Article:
A. Walter said the presentations,
given in conjunction with the
president's address, will create a
"University Community affair.'"
Following this year's address at
Rackham Auditorium, President
and Mrs. Hatcher and the Senate
Advisory Council will receive the
faculty members at a reception in
the League Ballroom.
have-been increasing lately, the
operators expect to receive 80,000
before the end of the year.
Most of the calls they get are
for the engineering research
building at Willow Run, and the
Cooley Building on North Cam-
The only campus residences on
University line are Fletcher Hail
and Adelia Cheever, both women's
Many calls were formerly from
University Hospital, but now there
is a system whereby the hospital
can dial directly.
Many calls, too, come in daily
When the operators find a pic-
ture in the paper of a personality
they have been calling a lot, they
put it on their bulletin board, so
they can picture whom they are
But in spite of the minor an-
noyances, the operators like their
They are not under the close
supervision that other operators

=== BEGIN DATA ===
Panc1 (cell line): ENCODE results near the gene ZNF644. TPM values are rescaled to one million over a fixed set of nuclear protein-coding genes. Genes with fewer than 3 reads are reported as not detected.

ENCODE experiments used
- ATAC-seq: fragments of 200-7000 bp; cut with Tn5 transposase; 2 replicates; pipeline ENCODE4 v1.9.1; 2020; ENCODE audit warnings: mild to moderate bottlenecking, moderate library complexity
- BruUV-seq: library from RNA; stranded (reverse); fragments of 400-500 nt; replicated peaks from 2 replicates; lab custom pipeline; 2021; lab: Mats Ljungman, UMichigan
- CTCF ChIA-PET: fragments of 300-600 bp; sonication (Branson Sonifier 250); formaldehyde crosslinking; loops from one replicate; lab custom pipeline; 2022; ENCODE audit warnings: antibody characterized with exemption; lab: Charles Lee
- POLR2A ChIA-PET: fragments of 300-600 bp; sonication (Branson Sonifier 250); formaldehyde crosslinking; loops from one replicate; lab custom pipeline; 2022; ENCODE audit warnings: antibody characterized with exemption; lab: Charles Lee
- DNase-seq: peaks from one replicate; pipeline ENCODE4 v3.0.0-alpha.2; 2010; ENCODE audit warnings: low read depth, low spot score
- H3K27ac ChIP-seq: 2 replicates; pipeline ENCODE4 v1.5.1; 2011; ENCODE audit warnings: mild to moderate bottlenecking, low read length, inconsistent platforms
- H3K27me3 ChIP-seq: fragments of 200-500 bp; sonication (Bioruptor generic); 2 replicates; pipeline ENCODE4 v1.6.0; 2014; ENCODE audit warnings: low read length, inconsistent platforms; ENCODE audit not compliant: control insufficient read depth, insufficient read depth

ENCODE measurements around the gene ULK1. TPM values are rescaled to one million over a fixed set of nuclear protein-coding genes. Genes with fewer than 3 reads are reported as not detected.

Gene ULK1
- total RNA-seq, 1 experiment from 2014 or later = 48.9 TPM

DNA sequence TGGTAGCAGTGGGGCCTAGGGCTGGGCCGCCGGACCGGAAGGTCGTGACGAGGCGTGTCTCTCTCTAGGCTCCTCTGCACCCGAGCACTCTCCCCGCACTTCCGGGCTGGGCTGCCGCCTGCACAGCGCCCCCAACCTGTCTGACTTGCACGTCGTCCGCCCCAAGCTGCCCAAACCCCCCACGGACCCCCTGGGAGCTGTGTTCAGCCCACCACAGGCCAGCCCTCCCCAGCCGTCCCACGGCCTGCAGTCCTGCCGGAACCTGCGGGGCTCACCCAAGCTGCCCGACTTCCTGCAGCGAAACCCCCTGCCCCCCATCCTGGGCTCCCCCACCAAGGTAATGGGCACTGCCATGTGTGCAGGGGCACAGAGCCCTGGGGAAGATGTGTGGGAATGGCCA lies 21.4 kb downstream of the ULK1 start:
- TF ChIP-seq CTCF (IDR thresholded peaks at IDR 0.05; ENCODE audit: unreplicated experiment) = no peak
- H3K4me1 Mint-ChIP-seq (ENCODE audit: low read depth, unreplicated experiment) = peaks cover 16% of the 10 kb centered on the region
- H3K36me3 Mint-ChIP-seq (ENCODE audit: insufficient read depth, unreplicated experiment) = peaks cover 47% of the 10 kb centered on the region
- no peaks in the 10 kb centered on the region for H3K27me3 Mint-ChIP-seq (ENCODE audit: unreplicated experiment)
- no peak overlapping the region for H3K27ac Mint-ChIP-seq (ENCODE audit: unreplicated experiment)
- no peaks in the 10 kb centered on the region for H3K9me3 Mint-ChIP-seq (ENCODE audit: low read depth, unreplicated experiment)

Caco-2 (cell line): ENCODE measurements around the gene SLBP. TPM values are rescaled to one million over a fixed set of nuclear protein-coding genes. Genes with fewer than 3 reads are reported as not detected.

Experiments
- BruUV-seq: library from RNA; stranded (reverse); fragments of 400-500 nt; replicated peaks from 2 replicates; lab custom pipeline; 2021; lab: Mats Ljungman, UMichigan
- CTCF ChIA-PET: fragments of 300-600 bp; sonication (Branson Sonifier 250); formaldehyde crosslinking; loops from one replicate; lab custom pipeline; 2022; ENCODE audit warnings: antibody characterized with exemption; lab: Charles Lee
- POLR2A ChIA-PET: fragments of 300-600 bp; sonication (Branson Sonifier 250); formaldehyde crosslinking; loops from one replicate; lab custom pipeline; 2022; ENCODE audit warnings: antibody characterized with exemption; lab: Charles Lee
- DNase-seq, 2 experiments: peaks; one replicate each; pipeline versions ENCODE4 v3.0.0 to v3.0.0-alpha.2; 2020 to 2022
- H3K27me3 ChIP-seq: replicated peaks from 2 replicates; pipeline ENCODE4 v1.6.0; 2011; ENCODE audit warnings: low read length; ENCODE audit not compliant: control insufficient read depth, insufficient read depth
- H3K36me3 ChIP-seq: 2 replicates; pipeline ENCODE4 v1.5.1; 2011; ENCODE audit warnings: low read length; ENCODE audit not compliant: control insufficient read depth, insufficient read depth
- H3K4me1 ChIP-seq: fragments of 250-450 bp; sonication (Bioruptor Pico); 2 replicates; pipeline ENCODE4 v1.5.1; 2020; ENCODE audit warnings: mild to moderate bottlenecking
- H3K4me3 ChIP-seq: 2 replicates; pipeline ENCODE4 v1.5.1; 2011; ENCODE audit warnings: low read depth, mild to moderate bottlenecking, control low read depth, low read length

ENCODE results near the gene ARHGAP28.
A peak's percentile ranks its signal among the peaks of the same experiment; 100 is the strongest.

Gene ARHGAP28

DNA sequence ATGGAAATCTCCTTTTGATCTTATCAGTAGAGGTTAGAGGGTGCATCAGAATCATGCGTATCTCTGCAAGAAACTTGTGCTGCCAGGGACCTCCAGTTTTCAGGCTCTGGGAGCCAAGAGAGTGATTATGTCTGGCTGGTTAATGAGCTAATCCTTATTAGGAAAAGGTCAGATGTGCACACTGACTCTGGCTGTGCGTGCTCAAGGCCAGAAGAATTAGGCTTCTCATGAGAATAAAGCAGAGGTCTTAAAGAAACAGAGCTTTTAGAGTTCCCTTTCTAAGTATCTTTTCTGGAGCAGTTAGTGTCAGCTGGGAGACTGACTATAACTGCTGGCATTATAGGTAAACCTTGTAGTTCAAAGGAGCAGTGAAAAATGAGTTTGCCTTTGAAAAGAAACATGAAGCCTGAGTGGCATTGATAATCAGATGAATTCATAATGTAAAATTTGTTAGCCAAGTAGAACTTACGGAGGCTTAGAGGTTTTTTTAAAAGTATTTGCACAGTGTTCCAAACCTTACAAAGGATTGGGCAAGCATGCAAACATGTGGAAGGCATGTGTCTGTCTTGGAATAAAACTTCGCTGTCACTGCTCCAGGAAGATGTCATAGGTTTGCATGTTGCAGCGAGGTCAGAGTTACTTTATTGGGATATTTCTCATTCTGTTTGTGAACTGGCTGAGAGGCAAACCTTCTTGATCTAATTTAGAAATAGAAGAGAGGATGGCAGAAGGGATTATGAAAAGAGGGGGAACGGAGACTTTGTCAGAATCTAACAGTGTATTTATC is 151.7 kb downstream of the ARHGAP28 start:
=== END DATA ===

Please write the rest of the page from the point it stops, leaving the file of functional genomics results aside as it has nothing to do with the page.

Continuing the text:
are, and consequently, there is no
tension of someone looking over
As Mrs. Agle says, "Each of us
knows our responsibility, and we
do it. We work together on our
211 S. Staate
205 E. Liberty
MUSIC SHIOPS O-0
sic S ())PsNO 2-0675
for the Finest in Recorded Music,
Closed at 1:00 P.M. Saturday During July & August
Use this Guide for the Finest in Dining
Over the Holiday Weekend
__ __ i
Cercle Francais - weekly meeting.
Tuesday, July 9 in the Michigan League
at 8:00 p.m. A TV film on "The French
Concept of Liberty", followed by dis-
cussion. All welcome.
* * *
Hillel -- Mixer, Sunday, July 7, 7:30
p.m.; at Hillel.,dancing and refresh-
ments - free. Evening services - Fri-
day, July 5, 7:30 p.m., speaker - Mi-